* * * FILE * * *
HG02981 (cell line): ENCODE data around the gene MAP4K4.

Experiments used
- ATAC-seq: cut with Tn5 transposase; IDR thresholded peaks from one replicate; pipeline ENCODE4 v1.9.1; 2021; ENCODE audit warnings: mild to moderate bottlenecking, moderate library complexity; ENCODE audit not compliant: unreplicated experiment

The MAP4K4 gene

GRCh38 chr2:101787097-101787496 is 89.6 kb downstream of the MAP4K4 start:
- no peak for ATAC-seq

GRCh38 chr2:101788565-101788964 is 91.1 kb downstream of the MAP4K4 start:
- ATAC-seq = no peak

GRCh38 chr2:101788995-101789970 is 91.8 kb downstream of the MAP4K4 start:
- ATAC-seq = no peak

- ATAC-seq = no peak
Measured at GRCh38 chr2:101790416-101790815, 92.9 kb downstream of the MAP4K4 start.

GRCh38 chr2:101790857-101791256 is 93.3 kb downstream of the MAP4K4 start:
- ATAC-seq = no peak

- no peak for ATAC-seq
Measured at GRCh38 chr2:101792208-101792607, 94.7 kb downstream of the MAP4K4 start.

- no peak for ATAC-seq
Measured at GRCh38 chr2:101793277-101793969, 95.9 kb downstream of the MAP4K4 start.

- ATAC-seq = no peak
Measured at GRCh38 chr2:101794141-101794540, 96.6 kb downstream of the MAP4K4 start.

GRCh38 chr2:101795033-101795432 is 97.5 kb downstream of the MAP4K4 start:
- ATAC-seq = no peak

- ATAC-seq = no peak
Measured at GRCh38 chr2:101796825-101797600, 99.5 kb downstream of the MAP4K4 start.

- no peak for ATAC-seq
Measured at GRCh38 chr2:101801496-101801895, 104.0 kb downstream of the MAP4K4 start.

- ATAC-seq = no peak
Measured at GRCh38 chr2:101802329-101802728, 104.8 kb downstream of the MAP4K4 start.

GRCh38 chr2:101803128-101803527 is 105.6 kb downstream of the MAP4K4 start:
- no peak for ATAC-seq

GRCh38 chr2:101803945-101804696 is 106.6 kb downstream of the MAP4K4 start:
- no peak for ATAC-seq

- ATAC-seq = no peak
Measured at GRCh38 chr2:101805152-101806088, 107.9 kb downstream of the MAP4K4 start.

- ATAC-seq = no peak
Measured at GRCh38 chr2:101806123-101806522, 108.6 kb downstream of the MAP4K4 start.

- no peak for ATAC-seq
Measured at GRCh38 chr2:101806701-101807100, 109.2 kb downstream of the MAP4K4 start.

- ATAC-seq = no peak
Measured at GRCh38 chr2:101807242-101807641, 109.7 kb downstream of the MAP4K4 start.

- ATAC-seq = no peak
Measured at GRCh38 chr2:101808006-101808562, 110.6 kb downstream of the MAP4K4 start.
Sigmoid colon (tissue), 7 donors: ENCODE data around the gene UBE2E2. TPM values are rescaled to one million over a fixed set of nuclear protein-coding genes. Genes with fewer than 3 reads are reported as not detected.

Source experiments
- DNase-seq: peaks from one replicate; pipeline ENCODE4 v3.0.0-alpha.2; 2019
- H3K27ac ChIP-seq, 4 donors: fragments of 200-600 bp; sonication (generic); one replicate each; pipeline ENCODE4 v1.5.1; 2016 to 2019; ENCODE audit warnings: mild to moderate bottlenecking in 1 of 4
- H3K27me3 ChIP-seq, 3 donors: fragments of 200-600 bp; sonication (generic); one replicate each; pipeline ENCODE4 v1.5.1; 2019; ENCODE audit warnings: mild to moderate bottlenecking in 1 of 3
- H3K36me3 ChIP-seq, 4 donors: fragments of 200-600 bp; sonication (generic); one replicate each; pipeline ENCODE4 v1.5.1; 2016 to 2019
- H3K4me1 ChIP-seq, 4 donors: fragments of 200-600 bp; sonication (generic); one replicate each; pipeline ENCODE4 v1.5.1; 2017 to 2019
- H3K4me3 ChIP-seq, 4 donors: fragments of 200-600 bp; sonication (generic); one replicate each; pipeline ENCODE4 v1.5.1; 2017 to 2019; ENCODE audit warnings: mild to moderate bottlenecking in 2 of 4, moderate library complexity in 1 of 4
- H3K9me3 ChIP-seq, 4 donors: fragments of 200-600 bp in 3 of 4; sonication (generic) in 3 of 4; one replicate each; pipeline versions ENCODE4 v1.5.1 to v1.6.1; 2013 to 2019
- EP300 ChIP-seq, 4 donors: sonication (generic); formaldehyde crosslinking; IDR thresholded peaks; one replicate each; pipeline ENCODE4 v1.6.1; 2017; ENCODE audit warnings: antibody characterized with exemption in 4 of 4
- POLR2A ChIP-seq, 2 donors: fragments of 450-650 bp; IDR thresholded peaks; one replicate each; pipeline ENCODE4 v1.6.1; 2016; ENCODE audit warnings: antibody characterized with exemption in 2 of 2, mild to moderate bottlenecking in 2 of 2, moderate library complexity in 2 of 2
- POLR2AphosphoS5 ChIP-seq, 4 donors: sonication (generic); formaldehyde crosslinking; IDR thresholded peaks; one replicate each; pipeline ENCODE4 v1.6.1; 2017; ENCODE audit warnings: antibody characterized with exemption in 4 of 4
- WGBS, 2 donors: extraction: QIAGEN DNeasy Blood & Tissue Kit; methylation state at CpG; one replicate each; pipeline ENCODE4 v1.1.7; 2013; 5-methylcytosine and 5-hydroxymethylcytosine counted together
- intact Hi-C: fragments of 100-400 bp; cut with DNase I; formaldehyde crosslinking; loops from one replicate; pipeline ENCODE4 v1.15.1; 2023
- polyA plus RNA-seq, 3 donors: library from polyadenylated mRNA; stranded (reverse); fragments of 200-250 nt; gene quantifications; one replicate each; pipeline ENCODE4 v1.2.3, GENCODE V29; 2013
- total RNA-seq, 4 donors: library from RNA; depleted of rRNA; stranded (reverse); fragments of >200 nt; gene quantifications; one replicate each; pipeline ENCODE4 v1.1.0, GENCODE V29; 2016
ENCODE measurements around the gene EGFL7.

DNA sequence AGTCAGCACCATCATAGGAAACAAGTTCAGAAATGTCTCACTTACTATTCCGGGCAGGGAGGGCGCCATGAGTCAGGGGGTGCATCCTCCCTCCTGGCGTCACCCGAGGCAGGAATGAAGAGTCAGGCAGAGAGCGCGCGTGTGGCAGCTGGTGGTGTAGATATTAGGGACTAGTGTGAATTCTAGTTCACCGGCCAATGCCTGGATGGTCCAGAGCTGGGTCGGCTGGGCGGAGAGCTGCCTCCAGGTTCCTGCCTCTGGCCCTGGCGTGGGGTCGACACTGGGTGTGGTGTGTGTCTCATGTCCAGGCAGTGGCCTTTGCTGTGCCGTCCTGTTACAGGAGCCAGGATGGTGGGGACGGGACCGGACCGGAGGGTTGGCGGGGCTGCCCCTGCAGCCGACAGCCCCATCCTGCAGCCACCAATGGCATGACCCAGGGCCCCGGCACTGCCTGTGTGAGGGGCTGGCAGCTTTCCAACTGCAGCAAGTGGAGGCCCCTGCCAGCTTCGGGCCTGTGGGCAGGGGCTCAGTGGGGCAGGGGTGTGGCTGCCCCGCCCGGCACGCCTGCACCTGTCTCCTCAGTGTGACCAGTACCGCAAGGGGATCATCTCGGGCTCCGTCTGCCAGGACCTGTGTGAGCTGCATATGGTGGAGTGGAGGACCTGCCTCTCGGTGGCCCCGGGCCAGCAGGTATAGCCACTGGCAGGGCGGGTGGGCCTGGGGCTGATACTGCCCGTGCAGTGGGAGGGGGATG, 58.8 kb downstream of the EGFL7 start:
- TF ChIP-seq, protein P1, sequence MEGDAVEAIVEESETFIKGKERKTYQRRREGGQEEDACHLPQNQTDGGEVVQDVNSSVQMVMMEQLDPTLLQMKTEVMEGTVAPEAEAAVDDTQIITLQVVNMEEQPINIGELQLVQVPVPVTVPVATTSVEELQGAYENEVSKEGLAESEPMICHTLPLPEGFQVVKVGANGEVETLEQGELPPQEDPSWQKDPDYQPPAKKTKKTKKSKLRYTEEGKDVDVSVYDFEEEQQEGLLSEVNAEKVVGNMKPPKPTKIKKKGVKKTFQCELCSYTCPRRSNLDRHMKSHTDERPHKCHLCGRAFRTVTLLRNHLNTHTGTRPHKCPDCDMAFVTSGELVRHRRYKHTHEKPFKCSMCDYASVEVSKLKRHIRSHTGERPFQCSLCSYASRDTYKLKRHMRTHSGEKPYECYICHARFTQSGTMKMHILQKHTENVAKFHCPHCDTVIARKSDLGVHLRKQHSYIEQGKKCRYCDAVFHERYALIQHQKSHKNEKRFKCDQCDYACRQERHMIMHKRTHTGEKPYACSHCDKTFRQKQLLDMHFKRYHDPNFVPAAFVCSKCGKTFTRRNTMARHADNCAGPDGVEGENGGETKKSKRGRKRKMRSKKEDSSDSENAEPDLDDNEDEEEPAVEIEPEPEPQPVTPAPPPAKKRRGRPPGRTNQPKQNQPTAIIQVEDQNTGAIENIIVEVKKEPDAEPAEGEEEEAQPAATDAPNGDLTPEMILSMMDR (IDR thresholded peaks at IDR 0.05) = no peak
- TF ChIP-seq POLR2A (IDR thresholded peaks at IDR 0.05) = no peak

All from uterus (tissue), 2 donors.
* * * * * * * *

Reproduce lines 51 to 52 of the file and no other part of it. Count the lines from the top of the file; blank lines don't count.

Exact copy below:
- H3K9me3 ChIP-seq, 4 donors: fragments of 200-600 bp in 3 of 4; sonication (generic) in 3 of 4; one replicate each; pipeline versions ENCODE4 v1.5.1 to v1.6.1; 2013 to 2019
- EP300 ChIP-seq, 4 donors: sonication (generic); formaldehyde crosslinking; IDR thresholded peaks; one replicate each; pipeline ENCODE4 v1.6.1; 2017; ENCODE audit warnings: antibody characterized with exemption in 4 of 4